photo by Tod Seelie
Last Friday, a group of about forty New Yorkers was told to bundle up, pack their flasks and take a night ferry to the borough of Staten Island. The occasion: It was snowing. Once every few years when it’s snowing – so the event organizers’ story goes – the mysterious narwhal returns to its sacred ancestral grounds for a mating dance. This event is so momentous that it disrupts the migratory patterns of all other animals in the area, bringing out mollusks, otters, and other assorted wildlife to partake in the spectacle. The Shadow Parks Department, having discovered this secret ritual site in a remote forest of Staten Island, was inviting adventurers for a viewing.
As the guests were led into the woods, fabulous animals began to emerge – filter-feeding mollusks with dreamily pulsating lights, deers on skis and playful otters, sledding through the audience on copper bellies. Dramatically, bathed in the blood-red light of a dozen flares, a pack of wolves brought down a stray deer. At last, at an abandoned amphitheater in the snow-covered forest, illuminated by a full moon and swaying mollusks, the narwhals performed their hypnotic mating dance.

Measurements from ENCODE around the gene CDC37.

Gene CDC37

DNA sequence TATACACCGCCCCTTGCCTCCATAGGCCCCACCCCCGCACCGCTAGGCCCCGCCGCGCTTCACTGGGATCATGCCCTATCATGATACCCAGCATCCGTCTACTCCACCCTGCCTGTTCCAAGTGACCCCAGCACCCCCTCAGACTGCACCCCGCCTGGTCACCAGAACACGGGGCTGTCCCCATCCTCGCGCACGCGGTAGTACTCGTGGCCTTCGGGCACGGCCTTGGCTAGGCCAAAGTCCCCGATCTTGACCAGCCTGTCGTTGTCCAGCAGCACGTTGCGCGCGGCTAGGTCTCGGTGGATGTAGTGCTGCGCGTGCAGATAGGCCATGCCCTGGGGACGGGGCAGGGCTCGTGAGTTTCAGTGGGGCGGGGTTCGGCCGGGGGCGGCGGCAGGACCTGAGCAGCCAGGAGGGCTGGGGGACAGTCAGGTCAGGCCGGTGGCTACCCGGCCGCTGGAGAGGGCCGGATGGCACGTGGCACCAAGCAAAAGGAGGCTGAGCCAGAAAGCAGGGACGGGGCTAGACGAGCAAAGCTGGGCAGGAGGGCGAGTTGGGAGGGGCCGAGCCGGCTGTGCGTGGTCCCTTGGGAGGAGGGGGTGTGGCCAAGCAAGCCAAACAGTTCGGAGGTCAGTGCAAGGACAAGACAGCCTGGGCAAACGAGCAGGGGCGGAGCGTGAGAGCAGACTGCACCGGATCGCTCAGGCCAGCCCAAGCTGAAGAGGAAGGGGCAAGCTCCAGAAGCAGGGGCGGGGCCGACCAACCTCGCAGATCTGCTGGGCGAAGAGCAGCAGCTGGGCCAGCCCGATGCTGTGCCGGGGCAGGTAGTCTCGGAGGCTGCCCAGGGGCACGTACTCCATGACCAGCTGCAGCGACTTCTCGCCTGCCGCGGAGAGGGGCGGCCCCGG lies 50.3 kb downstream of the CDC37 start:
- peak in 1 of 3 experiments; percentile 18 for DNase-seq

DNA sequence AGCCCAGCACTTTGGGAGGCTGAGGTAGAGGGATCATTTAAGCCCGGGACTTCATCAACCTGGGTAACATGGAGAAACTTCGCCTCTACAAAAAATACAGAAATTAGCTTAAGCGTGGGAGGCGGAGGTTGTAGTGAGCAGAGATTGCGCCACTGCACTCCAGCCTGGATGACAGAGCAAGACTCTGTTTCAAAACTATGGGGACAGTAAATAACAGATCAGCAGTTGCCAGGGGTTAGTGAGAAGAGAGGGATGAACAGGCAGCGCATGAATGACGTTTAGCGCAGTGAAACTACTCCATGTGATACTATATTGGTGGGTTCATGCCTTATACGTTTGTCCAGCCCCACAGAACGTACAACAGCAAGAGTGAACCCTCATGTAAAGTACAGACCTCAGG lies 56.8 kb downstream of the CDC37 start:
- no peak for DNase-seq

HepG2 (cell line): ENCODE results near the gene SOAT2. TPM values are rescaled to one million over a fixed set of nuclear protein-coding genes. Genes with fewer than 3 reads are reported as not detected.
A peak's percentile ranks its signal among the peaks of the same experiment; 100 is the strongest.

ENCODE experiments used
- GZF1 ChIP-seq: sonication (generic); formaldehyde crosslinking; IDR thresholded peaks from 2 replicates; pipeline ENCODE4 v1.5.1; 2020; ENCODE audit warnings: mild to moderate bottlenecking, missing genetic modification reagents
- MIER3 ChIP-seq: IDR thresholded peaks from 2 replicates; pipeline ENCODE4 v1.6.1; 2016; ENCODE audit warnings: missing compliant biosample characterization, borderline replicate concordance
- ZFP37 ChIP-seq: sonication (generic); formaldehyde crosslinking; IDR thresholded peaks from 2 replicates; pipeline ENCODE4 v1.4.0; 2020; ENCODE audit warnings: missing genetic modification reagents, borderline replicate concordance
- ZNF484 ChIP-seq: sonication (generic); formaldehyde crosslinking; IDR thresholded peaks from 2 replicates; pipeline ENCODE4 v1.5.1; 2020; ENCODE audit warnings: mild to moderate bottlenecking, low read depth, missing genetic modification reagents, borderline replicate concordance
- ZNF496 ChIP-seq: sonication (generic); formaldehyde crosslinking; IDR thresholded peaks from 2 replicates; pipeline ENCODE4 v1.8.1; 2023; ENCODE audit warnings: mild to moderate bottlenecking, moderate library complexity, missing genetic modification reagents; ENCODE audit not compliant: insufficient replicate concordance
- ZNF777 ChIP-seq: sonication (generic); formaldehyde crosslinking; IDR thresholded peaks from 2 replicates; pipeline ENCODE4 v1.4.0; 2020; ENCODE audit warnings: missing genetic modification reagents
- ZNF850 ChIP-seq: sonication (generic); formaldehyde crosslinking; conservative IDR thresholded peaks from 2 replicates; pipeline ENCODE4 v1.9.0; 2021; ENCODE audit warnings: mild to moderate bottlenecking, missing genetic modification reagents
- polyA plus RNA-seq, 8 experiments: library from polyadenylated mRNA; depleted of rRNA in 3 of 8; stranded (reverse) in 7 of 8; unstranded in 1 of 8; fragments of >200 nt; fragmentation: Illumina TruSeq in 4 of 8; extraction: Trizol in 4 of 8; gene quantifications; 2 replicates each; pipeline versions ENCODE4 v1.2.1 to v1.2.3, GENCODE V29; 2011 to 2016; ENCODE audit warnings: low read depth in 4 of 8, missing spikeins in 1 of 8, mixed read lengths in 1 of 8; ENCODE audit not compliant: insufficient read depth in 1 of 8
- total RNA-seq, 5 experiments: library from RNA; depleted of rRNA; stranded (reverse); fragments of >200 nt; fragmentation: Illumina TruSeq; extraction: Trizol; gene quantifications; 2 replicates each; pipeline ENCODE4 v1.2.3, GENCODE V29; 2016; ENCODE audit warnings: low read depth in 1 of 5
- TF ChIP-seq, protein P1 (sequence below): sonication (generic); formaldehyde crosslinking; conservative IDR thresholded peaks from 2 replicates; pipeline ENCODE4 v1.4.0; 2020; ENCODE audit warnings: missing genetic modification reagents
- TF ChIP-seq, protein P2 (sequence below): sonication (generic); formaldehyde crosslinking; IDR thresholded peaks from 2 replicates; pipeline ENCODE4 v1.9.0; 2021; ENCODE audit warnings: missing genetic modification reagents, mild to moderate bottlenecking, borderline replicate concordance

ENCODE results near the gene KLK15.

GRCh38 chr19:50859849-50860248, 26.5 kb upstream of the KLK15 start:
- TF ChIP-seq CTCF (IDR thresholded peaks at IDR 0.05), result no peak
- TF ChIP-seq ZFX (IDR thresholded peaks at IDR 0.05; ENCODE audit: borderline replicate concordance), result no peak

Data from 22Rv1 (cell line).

So how do narwhals actually mate? Some time ago, the artstar and costume designer Sarah McMillan realized that this is just one of the questions that scientists are still researching, and that in general, myths and legends about these creatures still outweigh scientific knowledge. Inspired, she built her first narwhal costumes in 2009 for a Dark Passage event. Last weekend, the “Snow Migration”, staged with the aid of the Madagascar Institute, continued to explore the mystery and poetry of these unicorns of the sea. I have the feeling it’s not the last we’ve seen of them.
photo by Tom Kirsch